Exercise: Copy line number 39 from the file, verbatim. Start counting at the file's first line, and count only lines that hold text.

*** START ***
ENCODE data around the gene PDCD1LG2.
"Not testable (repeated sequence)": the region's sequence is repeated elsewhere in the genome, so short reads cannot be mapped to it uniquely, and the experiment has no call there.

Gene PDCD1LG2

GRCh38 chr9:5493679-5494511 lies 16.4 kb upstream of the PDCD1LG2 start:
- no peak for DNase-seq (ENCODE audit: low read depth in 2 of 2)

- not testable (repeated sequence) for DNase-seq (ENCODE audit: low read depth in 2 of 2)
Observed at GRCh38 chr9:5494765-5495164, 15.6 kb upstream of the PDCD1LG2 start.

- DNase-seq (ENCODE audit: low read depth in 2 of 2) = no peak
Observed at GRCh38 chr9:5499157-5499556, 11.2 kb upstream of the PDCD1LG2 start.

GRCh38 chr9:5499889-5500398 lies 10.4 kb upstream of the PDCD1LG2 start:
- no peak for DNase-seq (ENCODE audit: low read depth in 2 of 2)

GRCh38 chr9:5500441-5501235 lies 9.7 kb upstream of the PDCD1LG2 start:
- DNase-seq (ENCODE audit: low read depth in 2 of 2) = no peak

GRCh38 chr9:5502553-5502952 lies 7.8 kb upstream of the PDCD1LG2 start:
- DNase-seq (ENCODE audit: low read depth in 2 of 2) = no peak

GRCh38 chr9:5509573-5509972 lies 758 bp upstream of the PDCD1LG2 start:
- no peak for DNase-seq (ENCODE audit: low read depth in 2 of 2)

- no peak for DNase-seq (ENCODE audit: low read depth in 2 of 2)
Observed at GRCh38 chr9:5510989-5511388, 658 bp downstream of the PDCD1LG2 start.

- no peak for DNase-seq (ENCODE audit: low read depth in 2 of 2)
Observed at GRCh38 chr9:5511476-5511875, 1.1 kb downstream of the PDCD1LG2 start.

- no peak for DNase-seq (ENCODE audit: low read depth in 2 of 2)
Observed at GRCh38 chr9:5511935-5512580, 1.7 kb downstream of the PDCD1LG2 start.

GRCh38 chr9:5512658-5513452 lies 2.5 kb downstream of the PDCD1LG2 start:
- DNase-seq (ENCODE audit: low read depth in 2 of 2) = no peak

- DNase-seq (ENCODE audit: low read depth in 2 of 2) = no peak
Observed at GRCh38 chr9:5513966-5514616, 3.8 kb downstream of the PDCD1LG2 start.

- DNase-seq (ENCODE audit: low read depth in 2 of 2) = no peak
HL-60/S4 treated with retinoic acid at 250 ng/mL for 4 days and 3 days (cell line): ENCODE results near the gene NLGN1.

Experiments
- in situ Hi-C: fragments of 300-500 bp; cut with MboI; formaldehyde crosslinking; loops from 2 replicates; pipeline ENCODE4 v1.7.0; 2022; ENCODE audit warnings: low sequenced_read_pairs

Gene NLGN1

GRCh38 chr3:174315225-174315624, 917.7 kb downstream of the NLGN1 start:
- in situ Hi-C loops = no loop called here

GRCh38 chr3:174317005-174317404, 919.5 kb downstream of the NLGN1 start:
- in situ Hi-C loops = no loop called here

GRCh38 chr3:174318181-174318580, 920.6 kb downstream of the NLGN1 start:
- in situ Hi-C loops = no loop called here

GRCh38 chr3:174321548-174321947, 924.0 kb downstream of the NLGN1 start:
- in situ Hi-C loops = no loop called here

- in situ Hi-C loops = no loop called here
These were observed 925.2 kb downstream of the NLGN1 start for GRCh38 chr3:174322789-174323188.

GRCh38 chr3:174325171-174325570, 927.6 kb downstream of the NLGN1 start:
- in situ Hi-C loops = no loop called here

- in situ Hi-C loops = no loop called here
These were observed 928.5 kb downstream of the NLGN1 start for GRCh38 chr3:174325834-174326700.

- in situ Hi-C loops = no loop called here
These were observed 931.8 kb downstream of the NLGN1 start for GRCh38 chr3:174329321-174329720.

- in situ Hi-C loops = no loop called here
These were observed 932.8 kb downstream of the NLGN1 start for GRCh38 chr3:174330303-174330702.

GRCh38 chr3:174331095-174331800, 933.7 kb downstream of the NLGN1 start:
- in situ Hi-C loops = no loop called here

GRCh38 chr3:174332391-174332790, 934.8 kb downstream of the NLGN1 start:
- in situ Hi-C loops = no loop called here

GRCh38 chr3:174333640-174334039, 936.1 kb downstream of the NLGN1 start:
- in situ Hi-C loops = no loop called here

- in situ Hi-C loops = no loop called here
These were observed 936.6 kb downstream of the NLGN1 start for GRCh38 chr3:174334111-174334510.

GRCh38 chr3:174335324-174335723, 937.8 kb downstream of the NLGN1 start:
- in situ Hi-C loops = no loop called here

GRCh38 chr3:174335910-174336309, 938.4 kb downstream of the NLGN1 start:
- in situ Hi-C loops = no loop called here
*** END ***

GRCh38 chr3:174321548-174321947, 924.0 kb downstream of the NLGN1 start: